Using the same method described in the previous paragraph, the lower vas deferens at the testicular side was dissected and separated from the nearby tissues. Subsequently, all the surrounding cord structures and tissues attached to the previous vasectomy area of the vas deferens were freed to prepare the area for microsurgical anastomosis (Figs. 1a–d).

Fig. 1

(a)–(i) Photographs show minimally invasive vas isolation for vasovasostomy using a double-ringed Moon’s clamp and microsurgical vasovasostomy via three-layer anastomosis using the microdot technique. (a) A surgical window is created with the narrow width of a small surgical blade. (b) The vas deferens and nearby tissues are pulled out using the Moon’s clamp via the surgical window. (c) The Moon’s clamp is positioned horizontally, and the small perivasal tissues attached to the vas deferens are transferred from the major distal ring to the proximal ring using a small curved haemostat. (d) The vas deferens after dissection and separation from the nearby tissues. (e) The upper and lower vas deferens before anastomosis. (f) Inner mucosal layer anastomosis by microdot technique using 10-0 nylon suture. (g) Muscular layer anastomosis by microdot technique using 9-0 nylon suture. (h) Outer adventitial layer anastomosis using 9-0 nylon suture. (i) Surgical window after vasovasostomy using the Moon’s clamp.

If a double-ringed Moon’s clamp was used, dissection and separation of the vas deferens and the nearby tissues was performed concurrently in one step, without significant injury, via simple manipulation of the position of the Moon’s clamp. The use of a sharp blade or diathermy was not required. This would result in reduced operation and recovery time, thereby minimising the possibility of postoperative complications. In most cases, approximately 10–15 minutes were spent for each side, from the initial formation of the scrotal incision to the dissection and separation of the vas deferens. After the surgical area of the vas deferens was resected segmentally, and the luminal status of the upper and lower vas deferens checked, the surgeons initiated a series of microsurgical procedures for vasovasostomy. Microscopic laboratory confirmation of the presence of sperm was performed only in cases where fluid was naturally oozing from the testicular vas during the course of the surgery. This was performed so that the results obtained in this study could be compared with those obtained in other studies involving long-term monitoring of patients.

In the present study, all patients who underwent mini-incision microsurgical vasovasostomy using a double-ringed Moon’s clamp had upper and lower vas deferens portions that were naturally close to each other. Thus, no accessory device was needed for an artificial approach and for fixation of the vas deferens. In addition, the supermicrosurgical vasectomy reversal was conducted as a three-layer anastomosis, using the microdot technique (five or six dots were placed with a blue methylene marker) proposed by Goldstein et al for better suture placement.(5) The anastomosis was done using 10-0 and 9-0 nylon sutures, under a surgical microscope with 10–15 times magnification. The mini-incision used in the surgery was maintained after the surgery. A single stitch, together with an additional small amount of local skin anaesthesia, was sufficient for suturing the incision, since the length of the incision did not exceed 10 mm (Figs. 1e–i).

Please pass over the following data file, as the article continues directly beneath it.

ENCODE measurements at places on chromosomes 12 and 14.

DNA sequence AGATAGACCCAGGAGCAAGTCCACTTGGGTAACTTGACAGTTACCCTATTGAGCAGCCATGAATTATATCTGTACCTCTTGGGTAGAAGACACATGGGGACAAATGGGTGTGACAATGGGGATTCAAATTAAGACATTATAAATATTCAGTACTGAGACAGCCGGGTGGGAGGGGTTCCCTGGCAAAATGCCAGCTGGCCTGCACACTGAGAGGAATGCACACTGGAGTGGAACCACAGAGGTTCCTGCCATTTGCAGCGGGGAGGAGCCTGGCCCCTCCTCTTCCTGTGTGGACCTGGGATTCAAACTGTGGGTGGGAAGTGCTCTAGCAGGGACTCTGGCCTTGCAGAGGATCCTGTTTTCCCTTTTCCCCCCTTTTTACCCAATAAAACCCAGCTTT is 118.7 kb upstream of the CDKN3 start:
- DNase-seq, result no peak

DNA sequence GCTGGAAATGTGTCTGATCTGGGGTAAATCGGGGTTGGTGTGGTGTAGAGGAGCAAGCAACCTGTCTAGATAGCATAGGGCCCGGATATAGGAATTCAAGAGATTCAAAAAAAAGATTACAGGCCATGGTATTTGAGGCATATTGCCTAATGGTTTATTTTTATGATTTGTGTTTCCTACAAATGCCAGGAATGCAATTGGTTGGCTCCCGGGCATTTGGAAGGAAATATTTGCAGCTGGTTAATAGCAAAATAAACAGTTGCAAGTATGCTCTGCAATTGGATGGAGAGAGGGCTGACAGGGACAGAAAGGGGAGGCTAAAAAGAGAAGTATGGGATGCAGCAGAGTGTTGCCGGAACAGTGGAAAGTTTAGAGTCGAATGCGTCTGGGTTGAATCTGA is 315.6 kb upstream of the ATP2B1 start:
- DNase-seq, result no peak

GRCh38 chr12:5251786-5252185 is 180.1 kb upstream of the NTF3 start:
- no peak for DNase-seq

The mean duration from the time of injection of a local anaesthetic agent into the skin and spermatic cord of the patient to the time dissection and separation of the bilateral vas deferens was completed in preparation for anastomosis was 25.5 (range 20–40) minutes. After resection of the previous vasectomy area in the separated vas deferens, vasovasostomy was performed as a three-layer anastomosis using the microdot technique under a surgical microscope. A mean duration of 72.6 (range 70–90) minutes was spent for both anastomoses; the end time was the time after the skin incision (< 10 mm in length) was sutured (by a single stitch) and dressed. All procedures were performed in an outpatient surgery unit, with spermatic cord anaesthetic block as the only method of anaesthesia used.(4) All patients were discharged on the day of surgery after approximately one hour of relaxation and observation. A total of 221 (84.0%) patients visited the CR Microsurgery Center for follow-up one day after the surgery, while other patients visited their local hospital. All but one patient had no haematoma or infection of the incision. The patients were allowed to return to their normal activities 24–48 hours after surgery, unless a particular trauma was applied to the scrotum, and to take a quick shower 48–72 hours after the surgery. They were prohibited from engaging in sexual activity for at least one month after the surgery. When the patients visited the CR Microsurgery Center for their first follow-up to check on the patency of the vas deferens one month after surgery, semen analysis was done. Results showed surgical success (i.e. vas deferens patency); motile sperms were detected in 182 (96.8%) of the 188 (71.5%) patients who complied with postoperative patient instructions.(8)


The first choice of natural fertility recovery after vasectomy may be vasectomy reversal. Patients’ concerns include the patency rate of the vas deferens after surgery, the duration of temporary suspension from work or daily social activities due to hospitalisation, and the extent of scarring and tissue injury from the skin incision. Other concerns include the possibility of significant complications that may occur due to an extended time in surgery under general or spinal anaesthesia, and the medical costs of treating these complications. These concerns may cause economically insecure patients to hesitate or delay undergoing surgical treatment.(9)

In order to achieve successful minimally invasive microsurgical vasectomy reversal under local anaesthesia without hospitalisation, the following conditions must be fulfilled: (a) the performing surgeon should be a skilled expert in high-level microsurgical techniques; (b) the skin incision made should be small to minimise tissue and vessel injury, and to ensure sufficient bleeding control; and (c) there should be good preparation (visualisation and isolation) of the length of both vasa deferentia and sufficient vascular supply for adequate anastomosis. Other than the aforementioned conditions, vas surgery devices with the following characteristics are also required for a successful, minimally invasive surgery: (a) a small instrument for the small surgical wound; (b) a non-sharp atraumatic instrument to avoid accidental tissue damage; and (c) an all-in-one instrument that enables certain processes to be completed in a single step, if possible.